Most access point hardware includes a built-in DHCP server to automatically allocate IP addresses to your wireless clients. In many cases, this range is the same as the range used for other Internet-sharing services, such as Windows ICS. Because of this, you’ll need to be careful of conflicts, since multiple devices (including other access points) may be handing out duplicate IP addresses on your network. Be sure to limit DHCP functionality to a single device by disabling the service on either your access point or other internal servers. If you’re using ICS to share an Internet connection, the DHCP component cannot be disabled, so keep this in mind.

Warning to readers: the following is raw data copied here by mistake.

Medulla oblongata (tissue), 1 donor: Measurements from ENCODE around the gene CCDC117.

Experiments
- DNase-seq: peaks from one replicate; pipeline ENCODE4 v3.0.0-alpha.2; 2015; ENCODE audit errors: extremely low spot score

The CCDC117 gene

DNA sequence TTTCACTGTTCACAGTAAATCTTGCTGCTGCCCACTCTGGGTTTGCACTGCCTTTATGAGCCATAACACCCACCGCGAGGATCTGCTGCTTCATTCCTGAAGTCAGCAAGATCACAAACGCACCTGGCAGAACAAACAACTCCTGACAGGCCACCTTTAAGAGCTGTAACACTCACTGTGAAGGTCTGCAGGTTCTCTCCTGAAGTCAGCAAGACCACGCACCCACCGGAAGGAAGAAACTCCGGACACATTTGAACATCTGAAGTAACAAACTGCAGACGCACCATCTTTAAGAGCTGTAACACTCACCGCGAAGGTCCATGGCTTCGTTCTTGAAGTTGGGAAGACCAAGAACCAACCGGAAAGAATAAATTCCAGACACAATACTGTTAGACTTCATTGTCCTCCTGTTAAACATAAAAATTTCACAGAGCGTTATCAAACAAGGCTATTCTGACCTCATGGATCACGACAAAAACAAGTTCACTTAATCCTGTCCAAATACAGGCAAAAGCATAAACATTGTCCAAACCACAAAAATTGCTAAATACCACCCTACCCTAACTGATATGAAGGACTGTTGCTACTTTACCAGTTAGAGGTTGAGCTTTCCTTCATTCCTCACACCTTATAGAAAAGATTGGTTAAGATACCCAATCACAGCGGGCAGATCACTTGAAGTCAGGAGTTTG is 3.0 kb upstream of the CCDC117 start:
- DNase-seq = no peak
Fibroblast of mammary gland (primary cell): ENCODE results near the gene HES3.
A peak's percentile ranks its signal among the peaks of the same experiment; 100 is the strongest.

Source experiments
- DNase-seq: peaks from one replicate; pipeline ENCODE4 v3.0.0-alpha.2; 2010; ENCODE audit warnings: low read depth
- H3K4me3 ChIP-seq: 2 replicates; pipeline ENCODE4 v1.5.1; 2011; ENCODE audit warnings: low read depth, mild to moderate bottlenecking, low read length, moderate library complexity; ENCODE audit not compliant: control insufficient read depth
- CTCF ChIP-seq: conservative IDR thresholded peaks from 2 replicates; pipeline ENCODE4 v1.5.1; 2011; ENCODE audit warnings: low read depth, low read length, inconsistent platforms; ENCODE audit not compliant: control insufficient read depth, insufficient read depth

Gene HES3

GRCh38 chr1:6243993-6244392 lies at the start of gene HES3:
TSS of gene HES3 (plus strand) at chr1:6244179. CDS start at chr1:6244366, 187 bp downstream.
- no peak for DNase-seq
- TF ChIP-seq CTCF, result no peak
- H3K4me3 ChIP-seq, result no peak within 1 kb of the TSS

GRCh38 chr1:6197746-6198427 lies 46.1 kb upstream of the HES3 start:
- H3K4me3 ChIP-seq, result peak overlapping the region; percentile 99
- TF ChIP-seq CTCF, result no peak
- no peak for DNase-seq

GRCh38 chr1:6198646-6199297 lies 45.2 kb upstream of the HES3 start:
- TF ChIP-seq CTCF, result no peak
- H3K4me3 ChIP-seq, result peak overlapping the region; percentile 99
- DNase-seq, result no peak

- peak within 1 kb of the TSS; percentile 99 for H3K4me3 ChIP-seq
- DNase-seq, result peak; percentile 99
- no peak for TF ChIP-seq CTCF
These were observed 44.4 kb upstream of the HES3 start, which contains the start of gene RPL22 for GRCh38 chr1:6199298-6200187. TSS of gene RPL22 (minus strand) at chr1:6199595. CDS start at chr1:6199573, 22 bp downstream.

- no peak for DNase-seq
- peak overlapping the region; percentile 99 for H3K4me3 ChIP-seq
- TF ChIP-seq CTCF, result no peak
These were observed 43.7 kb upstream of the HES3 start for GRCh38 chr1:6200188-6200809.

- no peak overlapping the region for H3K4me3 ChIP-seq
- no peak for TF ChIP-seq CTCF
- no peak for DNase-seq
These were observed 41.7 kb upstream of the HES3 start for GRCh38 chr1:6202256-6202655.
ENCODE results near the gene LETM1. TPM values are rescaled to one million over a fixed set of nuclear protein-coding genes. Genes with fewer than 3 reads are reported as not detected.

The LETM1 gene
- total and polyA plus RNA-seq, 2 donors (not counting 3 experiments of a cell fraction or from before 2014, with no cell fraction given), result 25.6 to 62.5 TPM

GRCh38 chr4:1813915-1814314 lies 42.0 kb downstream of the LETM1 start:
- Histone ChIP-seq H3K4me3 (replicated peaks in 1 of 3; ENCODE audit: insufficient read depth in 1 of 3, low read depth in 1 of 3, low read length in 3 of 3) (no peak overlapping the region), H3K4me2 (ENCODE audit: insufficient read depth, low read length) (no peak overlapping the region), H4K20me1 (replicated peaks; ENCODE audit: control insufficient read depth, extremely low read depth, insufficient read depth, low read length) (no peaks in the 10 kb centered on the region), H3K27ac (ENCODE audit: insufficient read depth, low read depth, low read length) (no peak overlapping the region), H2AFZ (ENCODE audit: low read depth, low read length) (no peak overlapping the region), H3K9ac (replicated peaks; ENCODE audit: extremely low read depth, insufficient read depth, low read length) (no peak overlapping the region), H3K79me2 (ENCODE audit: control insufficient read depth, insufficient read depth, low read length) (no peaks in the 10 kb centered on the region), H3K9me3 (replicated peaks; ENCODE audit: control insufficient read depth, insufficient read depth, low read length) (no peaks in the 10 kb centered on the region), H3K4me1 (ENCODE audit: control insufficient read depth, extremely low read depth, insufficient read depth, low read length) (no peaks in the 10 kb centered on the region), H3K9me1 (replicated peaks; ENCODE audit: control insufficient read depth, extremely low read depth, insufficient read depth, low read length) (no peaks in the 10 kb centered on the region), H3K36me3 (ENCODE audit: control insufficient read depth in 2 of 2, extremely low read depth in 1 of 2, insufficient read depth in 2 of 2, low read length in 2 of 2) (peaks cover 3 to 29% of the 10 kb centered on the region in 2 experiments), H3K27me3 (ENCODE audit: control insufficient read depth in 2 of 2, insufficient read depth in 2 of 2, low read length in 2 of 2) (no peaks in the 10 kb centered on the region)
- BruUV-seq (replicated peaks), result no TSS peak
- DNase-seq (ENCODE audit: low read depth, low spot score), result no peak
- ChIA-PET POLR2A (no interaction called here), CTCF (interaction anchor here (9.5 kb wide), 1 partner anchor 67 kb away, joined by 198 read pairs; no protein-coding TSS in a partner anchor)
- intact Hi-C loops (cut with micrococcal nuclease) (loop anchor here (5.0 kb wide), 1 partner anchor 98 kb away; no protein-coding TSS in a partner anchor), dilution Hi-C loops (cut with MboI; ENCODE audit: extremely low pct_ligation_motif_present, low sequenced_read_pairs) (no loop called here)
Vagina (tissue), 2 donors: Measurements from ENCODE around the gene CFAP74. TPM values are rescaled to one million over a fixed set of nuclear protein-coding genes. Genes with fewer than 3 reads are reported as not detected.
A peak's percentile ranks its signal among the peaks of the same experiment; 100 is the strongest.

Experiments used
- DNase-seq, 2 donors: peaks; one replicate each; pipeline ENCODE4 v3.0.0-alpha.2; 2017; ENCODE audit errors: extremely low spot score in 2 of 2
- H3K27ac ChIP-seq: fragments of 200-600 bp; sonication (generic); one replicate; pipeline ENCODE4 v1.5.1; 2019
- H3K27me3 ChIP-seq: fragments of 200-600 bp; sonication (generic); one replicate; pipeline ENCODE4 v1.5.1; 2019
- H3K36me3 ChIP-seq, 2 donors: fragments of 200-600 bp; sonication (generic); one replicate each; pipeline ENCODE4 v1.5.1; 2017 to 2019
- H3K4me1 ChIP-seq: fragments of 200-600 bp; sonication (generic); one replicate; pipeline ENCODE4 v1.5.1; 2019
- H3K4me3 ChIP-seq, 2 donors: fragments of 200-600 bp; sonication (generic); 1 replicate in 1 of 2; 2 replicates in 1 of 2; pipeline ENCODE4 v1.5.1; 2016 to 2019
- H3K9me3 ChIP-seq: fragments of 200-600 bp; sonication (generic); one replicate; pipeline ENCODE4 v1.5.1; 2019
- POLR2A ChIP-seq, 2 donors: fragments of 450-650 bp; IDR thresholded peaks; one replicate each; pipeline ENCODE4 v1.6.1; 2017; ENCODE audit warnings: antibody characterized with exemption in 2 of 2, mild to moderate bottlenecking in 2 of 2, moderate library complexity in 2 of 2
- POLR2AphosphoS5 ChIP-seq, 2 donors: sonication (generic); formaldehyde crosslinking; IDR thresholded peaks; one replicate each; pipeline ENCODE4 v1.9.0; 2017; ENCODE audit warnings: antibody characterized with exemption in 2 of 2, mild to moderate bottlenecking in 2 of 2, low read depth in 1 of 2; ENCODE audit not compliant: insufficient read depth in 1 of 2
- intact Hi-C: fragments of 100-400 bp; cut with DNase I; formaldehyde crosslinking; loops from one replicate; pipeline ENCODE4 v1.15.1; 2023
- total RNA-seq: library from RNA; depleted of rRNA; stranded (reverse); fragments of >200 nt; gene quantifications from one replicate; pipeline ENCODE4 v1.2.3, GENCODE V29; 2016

Some folks recommend changing the IP address range used by your DHCP server if possible. Most access points will hand out addresses in the 192.168.0.x range, another well-known fact. Unfortunately, simply disabling DHCP will not solve the problem, since rogue users will commonly configure themselves with a static address in this range as an educated guess. To combat this issue, consider changing the gateway IP address of your access point from the default value (typically 192.168.0.1), and use static addressing for wireless clients instead. If anything, this will make things harder to guess, but realize that anyone using a packet capture utility on a network not using WEP or WPA would still be able to determine the range in use with relative ease via a utility like AirSnort. This is just another reason why implementing MAC address security is critical as a method of limiting which systems can connect to your network.